A final note on backtesting. Never forget the old adage (and standard financial disclaimer): Past performance of a security or strategy does not guarantee future results or investing success. It’s particularly important when backtesting for strategy selection.
Future Corporate Actions
thinkorswim charts let you plot future dates to the right of the current date. Why? To help you locate upcoming earnings and dividend dates, for one thing. Plus, you can extend drawings like trendlines off into the future to identify possible price targets. How to do it? Take a look at figure 4.
FIGURE 4: PEEKING AT THE FUTURE. By adjusting a chart to display future bars on the right (the expansion area), you can view upcoming earnings and dividend dates. Chart source: the thinkorswim platform from TD Ameritrade. For illustrative purposes only. Past performance does not guarantee future results.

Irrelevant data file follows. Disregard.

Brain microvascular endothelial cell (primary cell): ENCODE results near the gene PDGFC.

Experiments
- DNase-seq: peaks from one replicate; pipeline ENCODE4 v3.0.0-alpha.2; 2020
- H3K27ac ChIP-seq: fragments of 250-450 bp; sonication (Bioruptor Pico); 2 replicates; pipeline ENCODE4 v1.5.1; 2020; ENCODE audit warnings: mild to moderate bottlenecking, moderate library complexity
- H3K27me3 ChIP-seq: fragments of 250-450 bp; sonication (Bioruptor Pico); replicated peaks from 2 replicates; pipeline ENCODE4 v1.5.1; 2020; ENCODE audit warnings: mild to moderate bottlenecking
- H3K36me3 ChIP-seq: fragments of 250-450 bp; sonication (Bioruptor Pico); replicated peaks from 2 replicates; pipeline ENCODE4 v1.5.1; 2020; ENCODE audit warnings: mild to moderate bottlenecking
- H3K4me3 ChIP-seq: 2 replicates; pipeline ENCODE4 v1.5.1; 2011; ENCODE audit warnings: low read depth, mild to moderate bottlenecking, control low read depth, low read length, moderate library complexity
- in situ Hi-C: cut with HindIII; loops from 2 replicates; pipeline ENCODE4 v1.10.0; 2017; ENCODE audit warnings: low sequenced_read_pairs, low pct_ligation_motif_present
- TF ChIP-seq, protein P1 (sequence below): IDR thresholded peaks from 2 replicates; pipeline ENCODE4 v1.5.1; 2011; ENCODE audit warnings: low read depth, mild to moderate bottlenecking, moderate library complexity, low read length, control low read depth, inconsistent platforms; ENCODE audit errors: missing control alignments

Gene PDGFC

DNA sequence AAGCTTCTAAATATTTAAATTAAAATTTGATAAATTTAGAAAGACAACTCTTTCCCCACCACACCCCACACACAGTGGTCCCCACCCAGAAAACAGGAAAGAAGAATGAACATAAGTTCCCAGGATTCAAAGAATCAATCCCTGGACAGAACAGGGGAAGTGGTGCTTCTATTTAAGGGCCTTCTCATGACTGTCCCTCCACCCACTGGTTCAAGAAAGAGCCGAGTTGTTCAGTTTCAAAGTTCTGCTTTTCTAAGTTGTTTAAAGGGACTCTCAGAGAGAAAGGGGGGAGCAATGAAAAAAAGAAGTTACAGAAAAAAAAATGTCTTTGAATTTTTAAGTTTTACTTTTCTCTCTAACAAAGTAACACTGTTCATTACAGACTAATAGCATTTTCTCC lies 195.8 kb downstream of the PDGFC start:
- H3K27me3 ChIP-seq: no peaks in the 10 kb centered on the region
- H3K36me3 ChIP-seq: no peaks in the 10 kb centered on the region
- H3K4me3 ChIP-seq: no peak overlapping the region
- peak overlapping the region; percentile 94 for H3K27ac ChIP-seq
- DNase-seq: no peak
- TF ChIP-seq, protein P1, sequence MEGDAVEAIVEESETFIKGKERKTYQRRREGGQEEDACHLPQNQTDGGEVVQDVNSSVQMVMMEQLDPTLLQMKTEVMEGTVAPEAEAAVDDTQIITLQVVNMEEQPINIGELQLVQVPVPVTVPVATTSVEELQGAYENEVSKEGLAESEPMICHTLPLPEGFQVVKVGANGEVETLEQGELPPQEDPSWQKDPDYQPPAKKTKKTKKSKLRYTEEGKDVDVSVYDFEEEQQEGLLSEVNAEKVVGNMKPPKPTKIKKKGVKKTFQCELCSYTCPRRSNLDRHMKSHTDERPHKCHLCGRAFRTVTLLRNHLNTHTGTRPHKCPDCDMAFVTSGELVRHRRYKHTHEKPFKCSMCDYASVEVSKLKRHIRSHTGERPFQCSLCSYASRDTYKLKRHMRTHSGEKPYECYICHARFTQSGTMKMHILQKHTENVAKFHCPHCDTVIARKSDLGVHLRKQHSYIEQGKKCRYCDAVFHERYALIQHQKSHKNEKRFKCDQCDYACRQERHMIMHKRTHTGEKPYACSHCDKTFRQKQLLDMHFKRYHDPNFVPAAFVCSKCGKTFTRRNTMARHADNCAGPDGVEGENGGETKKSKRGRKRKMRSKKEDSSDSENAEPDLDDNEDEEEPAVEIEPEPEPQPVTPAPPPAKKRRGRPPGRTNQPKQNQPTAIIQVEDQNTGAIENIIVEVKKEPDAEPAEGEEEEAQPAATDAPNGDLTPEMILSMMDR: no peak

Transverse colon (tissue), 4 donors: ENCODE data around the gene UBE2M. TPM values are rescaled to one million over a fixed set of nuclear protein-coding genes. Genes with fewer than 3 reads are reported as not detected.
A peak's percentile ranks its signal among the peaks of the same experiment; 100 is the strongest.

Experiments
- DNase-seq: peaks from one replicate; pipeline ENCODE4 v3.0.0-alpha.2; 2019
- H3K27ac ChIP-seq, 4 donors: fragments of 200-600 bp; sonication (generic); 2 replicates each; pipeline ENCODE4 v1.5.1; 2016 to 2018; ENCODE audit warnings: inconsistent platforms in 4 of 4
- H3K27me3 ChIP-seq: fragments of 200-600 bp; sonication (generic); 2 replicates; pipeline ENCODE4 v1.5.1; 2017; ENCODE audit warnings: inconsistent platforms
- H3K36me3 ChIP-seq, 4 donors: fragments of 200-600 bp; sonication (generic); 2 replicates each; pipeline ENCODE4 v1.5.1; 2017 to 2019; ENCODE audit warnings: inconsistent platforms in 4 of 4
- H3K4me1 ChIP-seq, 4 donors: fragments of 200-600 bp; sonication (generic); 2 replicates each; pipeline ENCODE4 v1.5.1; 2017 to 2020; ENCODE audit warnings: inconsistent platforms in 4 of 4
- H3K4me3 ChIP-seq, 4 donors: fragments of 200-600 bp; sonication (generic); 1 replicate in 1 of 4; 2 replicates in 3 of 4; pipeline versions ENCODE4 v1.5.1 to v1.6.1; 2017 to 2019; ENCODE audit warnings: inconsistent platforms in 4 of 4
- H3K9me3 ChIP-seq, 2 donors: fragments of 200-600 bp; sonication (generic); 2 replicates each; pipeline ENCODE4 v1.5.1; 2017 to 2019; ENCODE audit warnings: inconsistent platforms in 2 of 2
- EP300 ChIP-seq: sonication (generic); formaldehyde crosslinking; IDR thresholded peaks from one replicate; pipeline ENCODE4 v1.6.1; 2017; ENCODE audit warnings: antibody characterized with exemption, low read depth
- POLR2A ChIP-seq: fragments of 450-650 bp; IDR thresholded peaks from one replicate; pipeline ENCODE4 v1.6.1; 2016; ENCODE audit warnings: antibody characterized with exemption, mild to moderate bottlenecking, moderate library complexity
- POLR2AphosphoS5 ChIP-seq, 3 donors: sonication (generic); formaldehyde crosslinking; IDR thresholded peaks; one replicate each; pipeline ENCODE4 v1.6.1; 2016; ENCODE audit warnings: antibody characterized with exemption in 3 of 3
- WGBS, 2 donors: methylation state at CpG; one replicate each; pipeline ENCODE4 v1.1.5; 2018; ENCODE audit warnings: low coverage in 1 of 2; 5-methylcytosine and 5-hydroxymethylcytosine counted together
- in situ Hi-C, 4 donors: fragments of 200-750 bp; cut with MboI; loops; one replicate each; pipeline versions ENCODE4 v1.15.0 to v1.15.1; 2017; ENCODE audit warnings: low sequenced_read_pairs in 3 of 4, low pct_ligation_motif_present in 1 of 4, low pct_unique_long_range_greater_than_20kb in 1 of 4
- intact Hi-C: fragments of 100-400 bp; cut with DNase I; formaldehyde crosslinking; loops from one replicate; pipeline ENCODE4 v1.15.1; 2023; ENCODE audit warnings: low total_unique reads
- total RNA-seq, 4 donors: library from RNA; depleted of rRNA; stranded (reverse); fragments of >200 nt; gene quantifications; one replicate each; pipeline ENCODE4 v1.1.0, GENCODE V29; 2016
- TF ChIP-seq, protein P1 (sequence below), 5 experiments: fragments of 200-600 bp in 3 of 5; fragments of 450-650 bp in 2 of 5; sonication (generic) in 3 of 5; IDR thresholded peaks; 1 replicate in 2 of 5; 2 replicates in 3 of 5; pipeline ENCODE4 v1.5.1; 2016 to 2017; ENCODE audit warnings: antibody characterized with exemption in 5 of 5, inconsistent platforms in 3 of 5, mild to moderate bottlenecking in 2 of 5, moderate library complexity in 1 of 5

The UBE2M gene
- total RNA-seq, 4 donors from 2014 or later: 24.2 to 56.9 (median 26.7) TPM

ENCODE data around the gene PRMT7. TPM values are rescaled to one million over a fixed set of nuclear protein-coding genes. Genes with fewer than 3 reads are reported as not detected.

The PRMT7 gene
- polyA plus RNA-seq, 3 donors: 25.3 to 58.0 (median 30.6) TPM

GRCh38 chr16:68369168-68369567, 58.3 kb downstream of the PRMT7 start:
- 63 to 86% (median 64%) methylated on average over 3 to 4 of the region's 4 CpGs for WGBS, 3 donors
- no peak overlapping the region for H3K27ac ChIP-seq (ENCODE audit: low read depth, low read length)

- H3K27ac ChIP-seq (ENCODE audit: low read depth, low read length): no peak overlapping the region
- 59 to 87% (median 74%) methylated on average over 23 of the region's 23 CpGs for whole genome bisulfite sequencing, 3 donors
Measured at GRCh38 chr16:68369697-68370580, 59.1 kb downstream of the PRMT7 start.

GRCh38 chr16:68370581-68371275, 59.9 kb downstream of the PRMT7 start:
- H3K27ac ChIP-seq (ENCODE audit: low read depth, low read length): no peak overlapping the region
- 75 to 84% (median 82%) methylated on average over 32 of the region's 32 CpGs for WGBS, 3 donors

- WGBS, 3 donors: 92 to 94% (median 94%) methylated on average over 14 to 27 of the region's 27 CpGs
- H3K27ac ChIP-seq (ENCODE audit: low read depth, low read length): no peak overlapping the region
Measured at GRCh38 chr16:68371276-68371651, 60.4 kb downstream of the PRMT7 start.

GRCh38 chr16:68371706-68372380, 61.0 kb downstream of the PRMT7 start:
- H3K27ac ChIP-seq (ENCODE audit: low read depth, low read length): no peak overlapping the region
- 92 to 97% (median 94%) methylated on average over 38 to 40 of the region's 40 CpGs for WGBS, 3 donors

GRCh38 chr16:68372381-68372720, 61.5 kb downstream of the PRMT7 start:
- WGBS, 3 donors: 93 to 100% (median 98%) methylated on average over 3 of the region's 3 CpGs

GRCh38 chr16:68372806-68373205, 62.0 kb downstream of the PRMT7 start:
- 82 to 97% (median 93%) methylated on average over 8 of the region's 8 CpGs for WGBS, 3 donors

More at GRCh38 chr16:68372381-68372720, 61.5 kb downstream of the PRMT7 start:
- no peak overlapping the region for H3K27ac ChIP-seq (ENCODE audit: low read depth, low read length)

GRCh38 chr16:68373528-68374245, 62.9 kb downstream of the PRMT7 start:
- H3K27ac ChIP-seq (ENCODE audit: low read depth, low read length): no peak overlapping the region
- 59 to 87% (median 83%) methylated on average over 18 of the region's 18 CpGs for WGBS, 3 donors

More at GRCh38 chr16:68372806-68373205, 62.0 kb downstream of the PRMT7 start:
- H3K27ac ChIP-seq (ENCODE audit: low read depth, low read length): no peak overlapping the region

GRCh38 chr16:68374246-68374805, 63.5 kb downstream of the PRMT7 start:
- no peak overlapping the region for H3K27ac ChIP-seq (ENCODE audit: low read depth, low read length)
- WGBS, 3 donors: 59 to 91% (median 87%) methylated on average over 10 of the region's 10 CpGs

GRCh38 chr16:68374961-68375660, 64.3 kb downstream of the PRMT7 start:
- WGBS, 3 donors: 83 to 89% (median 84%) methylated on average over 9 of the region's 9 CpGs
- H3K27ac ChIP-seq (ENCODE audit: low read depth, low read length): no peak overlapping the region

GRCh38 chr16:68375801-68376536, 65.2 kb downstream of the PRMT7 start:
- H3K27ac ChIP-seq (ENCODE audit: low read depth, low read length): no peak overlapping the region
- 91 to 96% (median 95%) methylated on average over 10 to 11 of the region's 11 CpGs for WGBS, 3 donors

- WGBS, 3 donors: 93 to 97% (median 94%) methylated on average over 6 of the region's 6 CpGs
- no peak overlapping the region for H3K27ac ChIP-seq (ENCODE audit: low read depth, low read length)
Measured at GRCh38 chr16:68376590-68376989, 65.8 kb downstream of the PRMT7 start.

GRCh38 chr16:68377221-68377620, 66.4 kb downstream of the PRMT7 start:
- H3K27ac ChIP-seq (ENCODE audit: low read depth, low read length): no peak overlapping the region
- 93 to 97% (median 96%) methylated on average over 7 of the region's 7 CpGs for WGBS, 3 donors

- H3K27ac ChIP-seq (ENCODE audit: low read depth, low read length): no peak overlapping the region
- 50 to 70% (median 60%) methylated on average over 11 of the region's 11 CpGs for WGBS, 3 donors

To chart a future period in the expansion area:
- Select Style at the upper right and choose Settings… from the menu.Select the Time axis tab in the Chart Settings window.
Now look for the Expansion area control. You can enter a number in the field for bars to the right—say, 10—then select Apply at the bottom right.
This will add some empty space to the right of the current date on the chart (see figure 4). Now you can extend a trendline or other drawing into that space. Hover directly over the trendline and right-click. Select Extend to the right from the menu and you’ll see the line extend to those future dates.
The Cool Probability Cone
A study that’s built specifically for those future dates is the Probability of Expiring Cone (figure 5), which gives you a probable price range at different contract expirations (weeks or months). The cone draws the upper and lower bounds of a symbol’s price range to theoretically encompass a predefined level of probability.